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A Corrie Christmas


Gercine Carter

A Corrie Christmas

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It’s the day before Christmas Eve and there is a flurry of activity at the Corrie house in Highgate Gardens, St Michael.
Presents are being wrapped, there is a constant stream of traffic with people stopping by to drop off gifts, while the Corrie children and grandchildren move in and out, checking on the progress of the gift-collection and wrapping exercise.
They are all preparing for the big gift-giving in Pondside, The City, at 4 p.m. on Christmas Eve when smiles will light up the faces of 66 children as they receive the presents in a tradition to which they have grown accustomed.
Audrey and Geddes Corrie are merely carrying what started when they were both teenagers – she playing volleyball for Maxwell Girls’ Club; he holding the position
of treasurer of the boys’ volleyball club.
Every Christmas, club member went to the children’s homes, the Nightengale Home, the  Sterling Children’s Home, taking cheer. Parents chipped in to help make Christmas a delightful and fun experience for these less fortunate youngsters as their jobs took much of their time, ruling out the possibility of continuing involvement in the annual Christmas charity.
However, Audrey Corrie and some of the other females felt it was too worthy a venture to allow it to die. They found other children in need and carried on the practice. Over the last 30 years they have distributed 3 000 Christmas presents.
With the cessation of the children’s home party, the beneficiaries became children of Pondside in Bridgetown.
Audrey  explained: “There is this lady (Marjorie Cummins) who works at the Convent, who lives in the Pondside area. I asked her: ‘What about the area where you live? Are there a lot of kids around?’
“I told her about what we were interested in doing for the children and she said: ‘I am sure they would be happy.’”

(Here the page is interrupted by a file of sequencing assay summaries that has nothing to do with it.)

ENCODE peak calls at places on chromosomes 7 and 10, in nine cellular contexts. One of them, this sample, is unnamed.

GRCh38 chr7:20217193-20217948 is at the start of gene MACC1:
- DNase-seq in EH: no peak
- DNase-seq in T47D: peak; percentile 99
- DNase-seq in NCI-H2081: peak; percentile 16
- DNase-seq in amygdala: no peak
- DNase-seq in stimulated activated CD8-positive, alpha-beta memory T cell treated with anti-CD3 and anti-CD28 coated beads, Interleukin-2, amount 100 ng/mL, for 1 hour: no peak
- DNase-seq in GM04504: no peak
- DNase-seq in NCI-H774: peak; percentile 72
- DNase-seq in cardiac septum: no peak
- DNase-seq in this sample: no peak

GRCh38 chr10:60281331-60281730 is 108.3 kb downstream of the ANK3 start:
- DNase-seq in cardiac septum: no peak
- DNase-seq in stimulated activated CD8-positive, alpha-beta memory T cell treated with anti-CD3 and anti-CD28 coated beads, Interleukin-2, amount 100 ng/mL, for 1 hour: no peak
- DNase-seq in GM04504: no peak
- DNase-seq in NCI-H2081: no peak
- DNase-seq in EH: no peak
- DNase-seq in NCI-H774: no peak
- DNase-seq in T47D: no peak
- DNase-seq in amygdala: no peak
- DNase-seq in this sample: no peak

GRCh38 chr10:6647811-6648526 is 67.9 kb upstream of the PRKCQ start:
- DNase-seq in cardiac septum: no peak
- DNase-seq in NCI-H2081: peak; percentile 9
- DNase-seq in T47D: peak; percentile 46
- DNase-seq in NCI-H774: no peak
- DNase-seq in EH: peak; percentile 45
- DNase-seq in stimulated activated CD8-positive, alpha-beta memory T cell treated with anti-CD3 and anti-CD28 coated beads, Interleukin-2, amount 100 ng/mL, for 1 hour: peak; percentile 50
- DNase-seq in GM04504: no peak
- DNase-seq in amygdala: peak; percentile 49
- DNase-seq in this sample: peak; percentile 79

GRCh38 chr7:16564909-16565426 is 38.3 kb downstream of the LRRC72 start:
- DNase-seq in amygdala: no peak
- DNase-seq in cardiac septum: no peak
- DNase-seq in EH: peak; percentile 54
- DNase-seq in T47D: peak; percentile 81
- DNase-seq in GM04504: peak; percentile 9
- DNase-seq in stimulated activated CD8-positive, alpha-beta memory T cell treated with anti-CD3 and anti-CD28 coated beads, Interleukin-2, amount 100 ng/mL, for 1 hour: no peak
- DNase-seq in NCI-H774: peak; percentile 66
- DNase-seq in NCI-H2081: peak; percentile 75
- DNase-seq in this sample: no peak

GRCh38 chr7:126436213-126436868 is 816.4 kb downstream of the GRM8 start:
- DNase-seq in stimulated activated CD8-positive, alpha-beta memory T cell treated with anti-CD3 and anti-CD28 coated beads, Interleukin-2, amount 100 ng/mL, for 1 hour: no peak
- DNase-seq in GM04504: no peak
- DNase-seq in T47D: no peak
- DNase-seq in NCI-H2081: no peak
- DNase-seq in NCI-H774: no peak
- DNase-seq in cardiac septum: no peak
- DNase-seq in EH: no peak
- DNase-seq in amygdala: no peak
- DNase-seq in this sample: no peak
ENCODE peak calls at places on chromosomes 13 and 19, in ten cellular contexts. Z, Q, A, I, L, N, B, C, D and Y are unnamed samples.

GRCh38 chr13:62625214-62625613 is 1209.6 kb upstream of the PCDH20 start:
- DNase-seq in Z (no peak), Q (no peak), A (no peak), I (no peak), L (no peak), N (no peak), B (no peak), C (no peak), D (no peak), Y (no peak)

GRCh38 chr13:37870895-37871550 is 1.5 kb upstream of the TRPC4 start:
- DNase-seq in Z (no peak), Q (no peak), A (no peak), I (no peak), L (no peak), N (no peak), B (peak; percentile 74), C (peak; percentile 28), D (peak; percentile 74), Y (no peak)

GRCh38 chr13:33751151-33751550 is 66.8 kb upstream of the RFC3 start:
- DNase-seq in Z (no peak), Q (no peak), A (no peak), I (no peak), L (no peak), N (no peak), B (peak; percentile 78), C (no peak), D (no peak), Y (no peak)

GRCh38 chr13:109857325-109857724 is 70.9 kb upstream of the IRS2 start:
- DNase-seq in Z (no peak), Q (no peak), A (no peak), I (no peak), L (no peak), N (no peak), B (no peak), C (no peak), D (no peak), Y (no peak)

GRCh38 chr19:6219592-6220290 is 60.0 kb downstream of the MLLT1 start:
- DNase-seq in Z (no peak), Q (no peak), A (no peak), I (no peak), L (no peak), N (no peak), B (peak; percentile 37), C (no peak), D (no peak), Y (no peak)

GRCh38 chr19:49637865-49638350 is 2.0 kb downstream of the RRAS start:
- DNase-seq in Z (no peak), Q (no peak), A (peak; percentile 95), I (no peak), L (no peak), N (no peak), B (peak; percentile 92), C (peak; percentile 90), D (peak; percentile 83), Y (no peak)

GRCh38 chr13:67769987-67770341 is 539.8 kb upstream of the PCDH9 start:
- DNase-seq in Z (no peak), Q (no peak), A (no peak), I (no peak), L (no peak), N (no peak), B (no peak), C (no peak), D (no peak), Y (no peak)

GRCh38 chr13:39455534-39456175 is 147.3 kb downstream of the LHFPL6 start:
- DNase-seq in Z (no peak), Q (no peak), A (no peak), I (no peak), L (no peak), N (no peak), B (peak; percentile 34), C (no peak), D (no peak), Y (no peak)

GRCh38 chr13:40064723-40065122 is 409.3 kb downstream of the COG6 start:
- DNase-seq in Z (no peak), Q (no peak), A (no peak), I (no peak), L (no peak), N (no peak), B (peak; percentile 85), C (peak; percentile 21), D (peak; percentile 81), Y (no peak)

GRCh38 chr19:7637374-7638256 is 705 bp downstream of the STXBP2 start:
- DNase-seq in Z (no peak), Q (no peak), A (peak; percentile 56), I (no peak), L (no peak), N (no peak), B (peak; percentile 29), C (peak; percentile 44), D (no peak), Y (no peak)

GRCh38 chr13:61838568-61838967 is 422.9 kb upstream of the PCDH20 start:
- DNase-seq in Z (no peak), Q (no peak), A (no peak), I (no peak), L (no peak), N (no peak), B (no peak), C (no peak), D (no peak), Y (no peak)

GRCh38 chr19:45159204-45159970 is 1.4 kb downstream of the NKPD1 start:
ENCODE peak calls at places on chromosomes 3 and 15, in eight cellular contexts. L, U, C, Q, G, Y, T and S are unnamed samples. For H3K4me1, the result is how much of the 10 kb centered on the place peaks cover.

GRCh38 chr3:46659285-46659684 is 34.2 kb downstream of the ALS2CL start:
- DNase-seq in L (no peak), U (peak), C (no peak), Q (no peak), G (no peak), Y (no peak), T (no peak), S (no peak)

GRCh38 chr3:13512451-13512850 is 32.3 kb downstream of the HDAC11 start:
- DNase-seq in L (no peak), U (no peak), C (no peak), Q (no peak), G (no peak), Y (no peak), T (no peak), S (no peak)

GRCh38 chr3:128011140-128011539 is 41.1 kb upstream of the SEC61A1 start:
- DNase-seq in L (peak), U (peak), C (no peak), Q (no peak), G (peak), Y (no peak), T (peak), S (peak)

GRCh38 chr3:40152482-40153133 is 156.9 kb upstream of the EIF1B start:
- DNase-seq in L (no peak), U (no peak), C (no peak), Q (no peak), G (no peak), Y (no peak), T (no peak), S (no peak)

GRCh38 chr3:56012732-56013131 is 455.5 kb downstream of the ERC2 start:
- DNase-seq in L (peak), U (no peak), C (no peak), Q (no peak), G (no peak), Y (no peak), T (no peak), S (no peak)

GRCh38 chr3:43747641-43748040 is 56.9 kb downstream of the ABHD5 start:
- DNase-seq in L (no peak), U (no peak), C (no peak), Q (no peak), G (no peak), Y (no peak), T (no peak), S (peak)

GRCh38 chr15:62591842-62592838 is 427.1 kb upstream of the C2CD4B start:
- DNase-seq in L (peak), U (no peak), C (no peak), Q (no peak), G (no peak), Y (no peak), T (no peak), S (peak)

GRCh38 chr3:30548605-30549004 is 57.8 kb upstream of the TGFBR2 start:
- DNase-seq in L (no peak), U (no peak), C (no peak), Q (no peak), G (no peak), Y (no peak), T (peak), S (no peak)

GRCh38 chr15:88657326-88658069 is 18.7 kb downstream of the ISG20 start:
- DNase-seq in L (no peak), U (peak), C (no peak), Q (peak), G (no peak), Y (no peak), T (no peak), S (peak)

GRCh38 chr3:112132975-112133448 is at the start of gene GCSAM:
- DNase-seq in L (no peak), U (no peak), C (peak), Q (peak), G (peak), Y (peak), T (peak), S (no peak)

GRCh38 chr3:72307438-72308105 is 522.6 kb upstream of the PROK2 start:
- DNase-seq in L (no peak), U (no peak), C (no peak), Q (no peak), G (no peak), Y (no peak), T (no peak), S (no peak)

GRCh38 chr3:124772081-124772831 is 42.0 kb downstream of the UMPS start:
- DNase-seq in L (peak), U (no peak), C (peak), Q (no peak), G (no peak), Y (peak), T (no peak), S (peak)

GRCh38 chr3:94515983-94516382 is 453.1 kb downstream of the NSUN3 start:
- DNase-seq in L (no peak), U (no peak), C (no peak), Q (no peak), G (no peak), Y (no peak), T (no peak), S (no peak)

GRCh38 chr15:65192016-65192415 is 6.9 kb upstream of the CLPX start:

In the ensuing years, more than 100 children between the ages of one day and 12 years old from that section of The City  have been brought Christmas cheer by the Corries and their team each year.
As many of them later became parents, their children became recipients of the presents.
Though circumstances forced the scaling down of the annual party, the Corries continued to provide the children with gifts, transported to Pondside by Geddes in his four-wheel “sleigh”.
Audrey is assisted in purchasing the gifts each year by members of  the immediate Corrie family and by staff at St Angela’s and St Ursula’s private schools, with some  parents of the two schools getting involved and donating gifts, clearly influenced by the Corries’ acts.
Audrey pulls her own pocket for about 20 of those gifts. She checks all gift items solicited before delivery to the children, to ensure they are both new and “of the kind that I?would also give to children in our own family”.
“Just because the children we are giving to are less fortunate than ourselves, does not mean they should get inferior presents. They have feelings just like children of privileged homes,”  Audrey adds.
The Corries’ four children – Lisa, Russel, Craig and Damon – are unanimous in stating that they have learnt how to be generous to the less fortunate by watching their mother in action throughout their childhood.
They say their father, a former employee of Cable & Wireless, also taught them to be humanitarians and to be cognisant of how they could impact the world socially.
Damon, a herpetologist known to many Barbadians as the “snake man”, told the Sunday Sun he and all his siblings have passed on these traits to their own children.
It was Audrey’s example that influenced then eight-year-old Damon to wrap his used comic books in Christmas paper and distribute them among the children of Sargeant’s Village, Christ Church, when he would notice them during the festive season, browsing with longing eyes through comics books on display on the supermarket’s bookstore shelves.
Even at that age, he was able to discern those children could not afford to purchase the comics prices and wanted to share with them.
Giving appears to be in the Corrie genes and geneaology. They are descended from a Guyanese Arawak chief, their great grandmother being the last surviving child, and Damon asserts  the tradition of giving was handed down.
“God blessed me with good kids and they are all like that; they are all into giving” says a proud mother.
On Christmas morning, the Corries’ home will be teeming with family exchanging gifts and sharing the sumptuous breakfast prepared by  Audrey. It is a family tradition.
But as she shares the spirit of the season with her own family, there will also be the satisfaction that they have also by extension brought happiness to many others outside the family.
“Christmas would not be the same for me unless I knew that we were able to bring some joy to these children every year,” Audrey said, adding: “I love Christmas. It is my time of year, and I just thank God that I am able to do it for these children.”

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